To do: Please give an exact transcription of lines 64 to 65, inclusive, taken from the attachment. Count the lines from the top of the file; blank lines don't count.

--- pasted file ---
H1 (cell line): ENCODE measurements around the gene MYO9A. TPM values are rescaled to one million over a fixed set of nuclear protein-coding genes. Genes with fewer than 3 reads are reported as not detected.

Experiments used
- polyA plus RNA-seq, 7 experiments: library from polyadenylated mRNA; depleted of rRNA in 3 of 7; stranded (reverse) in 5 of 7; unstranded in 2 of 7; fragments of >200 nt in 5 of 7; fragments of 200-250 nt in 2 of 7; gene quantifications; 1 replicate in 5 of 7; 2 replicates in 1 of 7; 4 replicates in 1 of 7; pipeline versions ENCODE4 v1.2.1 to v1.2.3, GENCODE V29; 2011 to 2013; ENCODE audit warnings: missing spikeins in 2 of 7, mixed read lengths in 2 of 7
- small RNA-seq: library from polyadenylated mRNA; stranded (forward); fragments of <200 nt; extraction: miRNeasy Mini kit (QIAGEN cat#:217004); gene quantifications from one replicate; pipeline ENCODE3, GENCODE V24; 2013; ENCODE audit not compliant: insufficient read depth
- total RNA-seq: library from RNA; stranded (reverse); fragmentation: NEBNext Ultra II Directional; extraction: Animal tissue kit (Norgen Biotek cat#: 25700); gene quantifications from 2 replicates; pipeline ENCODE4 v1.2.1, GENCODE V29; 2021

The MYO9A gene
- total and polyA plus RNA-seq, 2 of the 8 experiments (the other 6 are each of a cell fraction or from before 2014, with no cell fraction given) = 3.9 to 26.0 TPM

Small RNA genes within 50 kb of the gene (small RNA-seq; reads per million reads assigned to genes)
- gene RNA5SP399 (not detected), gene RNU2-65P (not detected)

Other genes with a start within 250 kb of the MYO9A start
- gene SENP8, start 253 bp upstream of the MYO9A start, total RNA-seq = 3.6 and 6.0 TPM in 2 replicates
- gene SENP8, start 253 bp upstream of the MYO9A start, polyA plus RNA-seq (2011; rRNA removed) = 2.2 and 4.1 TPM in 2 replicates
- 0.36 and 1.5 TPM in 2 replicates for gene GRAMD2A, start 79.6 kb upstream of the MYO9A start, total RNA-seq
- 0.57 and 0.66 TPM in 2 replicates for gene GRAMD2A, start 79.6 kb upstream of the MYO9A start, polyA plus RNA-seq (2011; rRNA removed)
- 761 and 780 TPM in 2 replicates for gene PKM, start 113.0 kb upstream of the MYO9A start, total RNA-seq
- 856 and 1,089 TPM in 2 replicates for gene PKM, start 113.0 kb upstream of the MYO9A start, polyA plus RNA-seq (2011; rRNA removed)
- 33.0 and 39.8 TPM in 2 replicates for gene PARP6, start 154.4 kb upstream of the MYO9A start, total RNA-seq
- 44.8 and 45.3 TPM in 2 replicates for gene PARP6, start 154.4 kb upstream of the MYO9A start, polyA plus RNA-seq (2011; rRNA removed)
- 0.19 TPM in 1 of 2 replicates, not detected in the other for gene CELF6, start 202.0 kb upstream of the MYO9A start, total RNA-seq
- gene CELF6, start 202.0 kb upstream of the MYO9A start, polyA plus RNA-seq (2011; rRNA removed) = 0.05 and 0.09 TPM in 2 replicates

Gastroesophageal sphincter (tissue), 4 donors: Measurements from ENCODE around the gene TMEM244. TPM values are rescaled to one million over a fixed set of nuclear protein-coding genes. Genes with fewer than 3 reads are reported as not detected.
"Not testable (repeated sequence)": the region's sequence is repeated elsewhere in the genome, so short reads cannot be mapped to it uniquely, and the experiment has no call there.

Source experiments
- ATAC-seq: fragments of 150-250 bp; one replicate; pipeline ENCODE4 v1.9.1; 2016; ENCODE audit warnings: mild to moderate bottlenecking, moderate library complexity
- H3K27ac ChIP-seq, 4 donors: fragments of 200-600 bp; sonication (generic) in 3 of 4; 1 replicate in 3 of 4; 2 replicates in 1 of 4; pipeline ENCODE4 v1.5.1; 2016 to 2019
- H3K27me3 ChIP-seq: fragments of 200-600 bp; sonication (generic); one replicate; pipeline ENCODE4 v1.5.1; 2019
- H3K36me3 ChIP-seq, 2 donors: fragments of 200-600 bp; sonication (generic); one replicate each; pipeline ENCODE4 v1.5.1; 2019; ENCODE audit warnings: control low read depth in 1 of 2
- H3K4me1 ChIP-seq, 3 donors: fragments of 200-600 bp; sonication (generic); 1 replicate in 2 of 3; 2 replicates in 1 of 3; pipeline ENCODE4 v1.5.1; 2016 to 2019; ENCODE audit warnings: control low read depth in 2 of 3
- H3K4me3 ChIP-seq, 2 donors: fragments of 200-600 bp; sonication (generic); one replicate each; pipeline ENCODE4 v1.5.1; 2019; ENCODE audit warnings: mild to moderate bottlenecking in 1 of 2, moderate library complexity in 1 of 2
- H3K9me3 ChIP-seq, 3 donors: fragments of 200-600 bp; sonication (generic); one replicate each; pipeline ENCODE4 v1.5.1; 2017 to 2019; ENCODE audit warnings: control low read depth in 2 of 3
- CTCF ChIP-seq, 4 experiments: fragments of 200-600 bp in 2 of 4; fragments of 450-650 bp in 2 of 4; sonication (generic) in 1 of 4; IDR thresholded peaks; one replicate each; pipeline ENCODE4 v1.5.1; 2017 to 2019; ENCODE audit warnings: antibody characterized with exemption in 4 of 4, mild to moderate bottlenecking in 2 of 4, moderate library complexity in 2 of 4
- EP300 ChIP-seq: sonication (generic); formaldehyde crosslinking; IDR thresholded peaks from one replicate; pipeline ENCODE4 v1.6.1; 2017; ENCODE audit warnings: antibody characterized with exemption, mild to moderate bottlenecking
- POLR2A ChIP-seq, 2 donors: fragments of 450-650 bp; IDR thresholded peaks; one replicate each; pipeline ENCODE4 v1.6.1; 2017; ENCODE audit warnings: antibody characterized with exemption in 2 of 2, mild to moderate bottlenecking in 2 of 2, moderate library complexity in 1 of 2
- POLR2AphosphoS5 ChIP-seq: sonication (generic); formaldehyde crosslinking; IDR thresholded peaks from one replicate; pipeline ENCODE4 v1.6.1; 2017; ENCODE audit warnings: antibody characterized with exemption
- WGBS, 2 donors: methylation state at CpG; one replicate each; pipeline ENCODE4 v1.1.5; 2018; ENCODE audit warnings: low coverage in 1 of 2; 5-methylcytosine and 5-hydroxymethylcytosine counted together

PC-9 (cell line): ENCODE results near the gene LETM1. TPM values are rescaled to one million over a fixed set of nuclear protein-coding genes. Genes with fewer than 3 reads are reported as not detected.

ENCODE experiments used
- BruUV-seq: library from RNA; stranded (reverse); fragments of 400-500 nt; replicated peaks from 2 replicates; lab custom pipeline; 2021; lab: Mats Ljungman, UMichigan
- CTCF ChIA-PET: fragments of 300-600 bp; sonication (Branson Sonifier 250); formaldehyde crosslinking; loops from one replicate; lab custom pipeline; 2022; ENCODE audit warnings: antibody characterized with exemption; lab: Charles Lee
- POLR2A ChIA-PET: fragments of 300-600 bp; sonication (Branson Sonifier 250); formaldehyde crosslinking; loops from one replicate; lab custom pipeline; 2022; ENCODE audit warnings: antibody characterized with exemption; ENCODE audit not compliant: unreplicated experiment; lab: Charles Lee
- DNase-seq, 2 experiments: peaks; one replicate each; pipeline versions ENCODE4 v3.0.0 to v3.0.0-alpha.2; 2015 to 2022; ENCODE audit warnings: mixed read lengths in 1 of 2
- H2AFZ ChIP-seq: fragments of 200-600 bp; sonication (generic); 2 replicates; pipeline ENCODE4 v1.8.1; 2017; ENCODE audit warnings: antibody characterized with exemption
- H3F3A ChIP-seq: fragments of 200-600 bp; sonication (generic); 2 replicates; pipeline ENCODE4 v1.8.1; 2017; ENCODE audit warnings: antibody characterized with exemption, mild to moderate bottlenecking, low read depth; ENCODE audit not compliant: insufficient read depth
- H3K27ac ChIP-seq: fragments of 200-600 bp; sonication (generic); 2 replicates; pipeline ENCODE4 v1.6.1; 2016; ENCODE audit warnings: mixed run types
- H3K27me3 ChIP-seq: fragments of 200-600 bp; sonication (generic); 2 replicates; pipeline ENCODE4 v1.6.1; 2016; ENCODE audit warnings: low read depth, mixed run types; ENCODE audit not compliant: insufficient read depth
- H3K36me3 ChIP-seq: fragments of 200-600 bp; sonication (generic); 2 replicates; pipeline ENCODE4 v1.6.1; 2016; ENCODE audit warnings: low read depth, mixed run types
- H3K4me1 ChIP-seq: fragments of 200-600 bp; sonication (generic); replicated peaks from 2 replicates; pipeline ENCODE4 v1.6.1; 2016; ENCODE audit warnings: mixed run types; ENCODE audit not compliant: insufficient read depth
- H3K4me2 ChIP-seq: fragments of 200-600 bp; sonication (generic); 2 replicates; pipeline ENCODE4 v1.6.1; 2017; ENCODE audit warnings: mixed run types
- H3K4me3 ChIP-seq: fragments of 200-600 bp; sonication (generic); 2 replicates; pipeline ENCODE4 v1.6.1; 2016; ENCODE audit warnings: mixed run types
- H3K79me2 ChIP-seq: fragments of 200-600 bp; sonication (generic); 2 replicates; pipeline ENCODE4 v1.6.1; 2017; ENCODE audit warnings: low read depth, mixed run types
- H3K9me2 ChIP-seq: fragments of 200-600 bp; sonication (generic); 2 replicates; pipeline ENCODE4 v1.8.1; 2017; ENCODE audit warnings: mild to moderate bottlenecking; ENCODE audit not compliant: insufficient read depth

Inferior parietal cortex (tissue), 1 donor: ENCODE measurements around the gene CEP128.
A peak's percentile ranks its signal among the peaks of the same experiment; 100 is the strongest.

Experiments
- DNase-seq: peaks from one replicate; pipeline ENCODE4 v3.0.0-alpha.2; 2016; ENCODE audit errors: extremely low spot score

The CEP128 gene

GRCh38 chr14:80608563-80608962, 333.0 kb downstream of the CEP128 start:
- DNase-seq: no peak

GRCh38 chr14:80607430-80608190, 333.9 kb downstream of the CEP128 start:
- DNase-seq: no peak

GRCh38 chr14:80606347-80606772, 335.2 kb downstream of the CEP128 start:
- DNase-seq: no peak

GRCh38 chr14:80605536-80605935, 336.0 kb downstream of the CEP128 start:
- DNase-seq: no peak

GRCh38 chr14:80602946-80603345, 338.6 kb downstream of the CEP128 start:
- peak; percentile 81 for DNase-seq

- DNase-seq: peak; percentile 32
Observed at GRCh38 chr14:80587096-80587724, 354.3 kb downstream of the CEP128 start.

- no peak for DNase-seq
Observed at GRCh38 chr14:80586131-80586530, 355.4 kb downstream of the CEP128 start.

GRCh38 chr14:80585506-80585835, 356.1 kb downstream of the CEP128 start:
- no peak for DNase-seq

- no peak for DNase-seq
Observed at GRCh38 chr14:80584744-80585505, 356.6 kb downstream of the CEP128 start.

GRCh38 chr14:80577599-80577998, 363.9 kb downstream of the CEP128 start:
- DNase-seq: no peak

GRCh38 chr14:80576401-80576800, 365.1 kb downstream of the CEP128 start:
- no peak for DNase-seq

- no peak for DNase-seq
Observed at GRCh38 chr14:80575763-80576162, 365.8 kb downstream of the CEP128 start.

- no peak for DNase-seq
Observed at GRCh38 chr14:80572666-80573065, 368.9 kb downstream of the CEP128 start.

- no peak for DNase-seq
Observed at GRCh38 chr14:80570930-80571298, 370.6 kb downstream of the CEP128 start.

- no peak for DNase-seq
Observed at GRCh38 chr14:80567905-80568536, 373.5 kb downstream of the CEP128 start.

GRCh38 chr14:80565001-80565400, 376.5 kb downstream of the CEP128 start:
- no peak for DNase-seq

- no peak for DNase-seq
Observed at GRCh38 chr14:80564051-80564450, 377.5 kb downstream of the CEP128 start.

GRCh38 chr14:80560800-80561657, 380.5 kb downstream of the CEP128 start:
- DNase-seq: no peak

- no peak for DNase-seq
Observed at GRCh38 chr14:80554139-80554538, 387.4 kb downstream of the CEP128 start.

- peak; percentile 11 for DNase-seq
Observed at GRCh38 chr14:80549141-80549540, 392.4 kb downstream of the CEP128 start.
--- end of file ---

- DNase-seq: no peak

GRCh38 chr14:80602946-80603345, 338.6 kb downstream of the CEP128 start: